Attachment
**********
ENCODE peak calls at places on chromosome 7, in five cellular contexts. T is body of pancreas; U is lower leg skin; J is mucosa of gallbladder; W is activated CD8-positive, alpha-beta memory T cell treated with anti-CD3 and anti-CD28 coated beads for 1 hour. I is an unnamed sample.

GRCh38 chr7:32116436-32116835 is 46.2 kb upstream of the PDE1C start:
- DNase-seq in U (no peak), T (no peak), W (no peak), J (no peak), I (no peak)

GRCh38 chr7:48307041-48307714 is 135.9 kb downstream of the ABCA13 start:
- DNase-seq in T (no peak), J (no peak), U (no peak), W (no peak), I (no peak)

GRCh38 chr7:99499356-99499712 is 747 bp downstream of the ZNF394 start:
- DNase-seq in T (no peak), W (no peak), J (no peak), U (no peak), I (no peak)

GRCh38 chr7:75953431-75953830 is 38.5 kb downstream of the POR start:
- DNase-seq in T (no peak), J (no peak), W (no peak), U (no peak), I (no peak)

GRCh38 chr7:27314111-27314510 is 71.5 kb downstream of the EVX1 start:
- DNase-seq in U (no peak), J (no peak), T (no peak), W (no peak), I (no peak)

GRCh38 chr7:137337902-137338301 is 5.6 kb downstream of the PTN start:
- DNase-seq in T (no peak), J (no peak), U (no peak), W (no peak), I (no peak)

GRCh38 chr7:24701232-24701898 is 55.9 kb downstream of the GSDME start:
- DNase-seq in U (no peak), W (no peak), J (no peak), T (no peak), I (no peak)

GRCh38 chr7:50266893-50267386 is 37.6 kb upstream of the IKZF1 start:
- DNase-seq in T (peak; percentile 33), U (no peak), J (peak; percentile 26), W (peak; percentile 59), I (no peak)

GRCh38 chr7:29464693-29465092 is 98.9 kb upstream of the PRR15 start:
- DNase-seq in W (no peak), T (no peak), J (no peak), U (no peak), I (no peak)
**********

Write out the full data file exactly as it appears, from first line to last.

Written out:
ENCODE peak calls at places on chromosome 7, in five cellular contexts. T is body of pancreas; U is lower leg skin; J is mucosa of gallbladder; W is activated CD8-positive, alpha-beta memory T cell treated with anti-CD3 and anti-CD28 coated beads for 1 hour. I is an unnamed sample.

GRCh38 chr7:32116436-32116835 is 46.2 kb upstream of the PDE1C start:
- DNase-seq in U (no peak), T (no peak), W (no peak), J (no peak), I (no peak)

GRCh38 chr7:48307041-48307714 is 135.9 kb downstream of the ABCA13 start:
- DNase-seq in T (no peak), J (no peak), U (no peak), W (no peak), I (no peak)

GRCh38 chr7:99499356-99499712 is 747 bp downstream of the ZNF394 start:
- DNase-seq in T (no peak), W (no peak), J (no peak), U (no peak), I (no peak)

GRCh38 chr7:75953431-75953830 is 38.5 kb downstream of the POR start:
- DNase-seq in T (no peak), J (no peak), W (no peak), U (no peak), I (no peak)

GRCh38 chr7:27314111-27314510 is 71.5 kb downstream of the EVX1 start:
- DNase-seq in U (no peak), J (no peak), T (no peak), W (no peak), I (no peak)

GRCh38 chr7:137337902-137338301 is 5.6 kb downstream of the PTN start:
- DNase-seq in T (no peak), J (no peak), U (no peak), W (no peak), I (no peak)

GRCh38 chr7:24701232-24701898 is 55.9 kb downstream of the GSDME start:
- DNase-seq in U (no peak), W (no peak), J (no peak), T (no peak), I (no peak)

GRCh38 chr7:50266893-50267386 is 37.6 kb upstream of the IKZF1 start:
- DNase-seq in T (peak; percentile 33), U (no peak), J (peak; percentile 26), W (peak; percentile 59), I (no peak)

GRCh38 chr7:29464693-29465092 is 98.9 kb upstream of the PRR15 start:
- DNase-seq in W (no peak), T (no peak), J (no peak), U (no peak), I (no peak)